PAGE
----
A few days after Nigeria and Turkey committed to intensifying bilateral relations, Nigeria Navy and Dearman, a maritime shipyard construction company in Istanbul, Turkey, signed a deal for offshore patrol vessel ships (OPVs) supply to strengthen maritime security and military defence.
According to the deal terms, the Nigerian Navy (NN) signed with Dearsan on the 3rd of November, the construction of two new offshore patrol vessel ships will be set for delivery in three years, precisely, by December 2024.
According to the signed agreement for better naval operations, the maritime ship vessels will also feature local sensors and systems.
Dearsan shipyard explains that the OPVs have their configurations in line with the Nigerian Navy requirements will be designed and built entirely within their shipyard’s capacity and then equipped with ultramodern technologies.
Admiral Awwal Gambo, the chief of the Nigerian Navy, during the event, says the contract between the two countries has marked another achievement by Nigerian Navy in their continuous effort to meet up to the 2021 to 2030 plan.
Awwal Gambo makes the audience understand that the Nigerian Navy bore dominant status in the region by assisting aggressive presence in the nation’s marine environment in the last few months.
He continues by saying that the dominant statutes of the Nigeria Army cause a reduction in acts of crime in the country. Furthermore, he emphasizes how valuable the 250-foot vessels will help in embarking on maritime interdiction operations.
The interdiction action includes the observation, Special Forces action, and provision of the naval security support to the land force.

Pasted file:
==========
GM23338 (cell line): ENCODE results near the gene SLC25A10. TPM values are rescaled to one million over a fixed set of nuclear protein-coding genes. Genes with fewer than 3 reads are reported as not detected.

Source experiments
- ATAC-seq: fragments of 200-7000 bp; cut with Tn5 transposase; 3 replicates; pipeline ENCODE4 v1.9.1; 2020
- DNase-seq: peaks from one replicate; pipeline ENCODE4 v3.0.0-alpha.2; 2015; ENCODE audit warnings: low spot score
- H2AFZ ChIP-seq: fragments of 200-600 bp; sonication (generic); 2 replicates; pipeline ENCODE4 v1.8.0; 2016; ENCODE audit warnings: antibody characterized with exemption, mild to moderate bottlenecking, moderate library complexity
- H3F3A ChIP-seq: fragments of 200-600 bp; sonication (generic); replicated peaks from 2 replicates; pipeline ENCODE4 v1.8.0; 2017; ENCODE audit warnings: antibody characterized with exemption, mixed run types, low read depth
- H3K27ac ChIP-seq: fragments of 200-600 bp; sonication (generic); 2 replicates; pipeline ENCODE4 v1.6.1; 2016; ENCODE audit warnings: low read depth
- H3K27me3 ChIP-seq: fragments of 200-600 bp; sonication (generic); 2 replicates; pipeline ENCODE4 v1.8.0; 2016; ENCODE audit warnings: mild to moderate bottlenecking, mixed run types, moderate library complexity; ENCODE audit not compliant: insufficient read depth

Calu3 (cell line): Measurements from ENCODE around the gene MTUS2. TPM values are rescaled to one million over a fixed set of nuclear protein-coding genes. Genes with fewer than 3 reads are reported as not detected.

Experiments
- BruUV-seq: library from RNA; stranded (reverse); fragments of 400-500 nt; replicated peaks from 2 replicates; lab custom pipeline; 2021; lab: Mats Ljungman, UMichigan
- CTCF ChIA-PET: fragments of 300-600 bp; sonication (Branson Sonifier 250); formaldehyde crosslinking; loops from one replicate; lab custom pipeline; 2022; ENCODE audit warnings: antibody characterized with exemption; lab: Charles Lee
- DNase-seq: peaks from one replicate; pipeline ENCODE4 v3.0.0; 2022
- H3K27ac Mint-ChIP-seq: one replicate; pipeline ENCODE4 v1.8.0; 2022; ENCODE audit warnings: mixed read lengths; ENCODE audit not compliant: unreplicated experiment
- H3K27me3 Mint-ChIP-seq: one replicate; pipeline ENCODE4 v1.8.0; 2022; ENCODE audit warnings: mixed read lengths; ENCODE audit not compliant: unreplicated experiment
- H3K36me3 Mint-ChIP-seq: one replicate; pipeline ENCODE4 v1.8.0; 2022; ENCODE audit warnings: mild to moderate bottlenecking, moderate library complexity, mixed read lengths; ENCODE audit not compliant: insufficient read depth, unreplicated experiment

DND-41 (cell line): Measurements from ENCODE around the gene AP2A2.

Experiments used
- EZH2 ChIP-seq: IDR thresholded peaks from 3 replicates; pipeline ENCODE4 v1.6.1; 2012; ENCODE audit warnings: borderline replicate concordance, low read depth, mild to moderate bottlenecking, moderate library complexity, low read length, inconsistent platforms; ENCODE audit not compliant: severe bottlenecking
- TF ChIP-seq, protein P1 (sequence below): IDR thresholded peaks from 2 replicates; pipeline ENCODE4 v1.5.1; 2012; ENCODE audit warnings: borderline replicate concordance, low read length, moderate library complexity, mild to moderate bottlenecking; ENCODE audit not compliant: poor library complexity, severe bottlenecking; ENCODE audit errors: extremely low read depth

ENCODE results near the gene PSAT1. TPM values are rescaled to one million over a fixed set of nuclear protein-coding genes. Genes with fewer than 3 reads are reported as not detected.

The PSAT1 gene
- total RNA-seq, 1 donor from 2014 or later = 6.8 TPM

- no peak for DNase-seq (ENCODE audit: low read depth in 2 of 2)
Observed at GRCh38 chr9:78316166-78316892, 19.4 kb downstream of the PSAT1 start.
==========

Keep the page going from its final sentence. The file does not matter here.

Additionally, the OPVs help the Nigerian army conduct proper search and rescue operations, disaster relief operations, disaster relief operations, and related others mentioned earlier.
Mr. Murat Gordi, the chief executive officer of Dearsan, notes that the contract, which will add an extra value of new technology to maritime operations, is a way to build a core relationship between the two countries that had the contract.
The Dearsan shipyard has been producing naval boats for many years. They have supplied about 16 Tuzla class patrol boats to the Turkish Navy in 4 years and ten Serhet-class patrol boats to Turkmenistan.
Also, they have collaborated with Gulhan Shipyards to build the first Turkman-class corvette called the “Deniz Han,” making them reliable and renowned across the country and beyond.
The OPV 76 meter offshore patrol vessel that Dearsan Shipyard Company will supply to Nigeria by 2024 will include various features for proper several maritime operations, especially in anti-surface warfare, anti-air warfare, and naval gunfire support.
Also, the OPV 76 is built from the AH-36 steel to function in asymmetric warfare for counter-piracy actions and lots of other ocean and sea operations.
Again, this OPV 76 is 78.6 meters long and 11meters wide, while its draft is 2.9 meters too, and it has 1200 tons as a displacement.
The 76-meter offshore patrol vessels (OPVs) have a range of 3000 nautical miles with economical speed and can also function with 46 teams, thus, will improve the speed of operations in the maritime industry of Nigeria.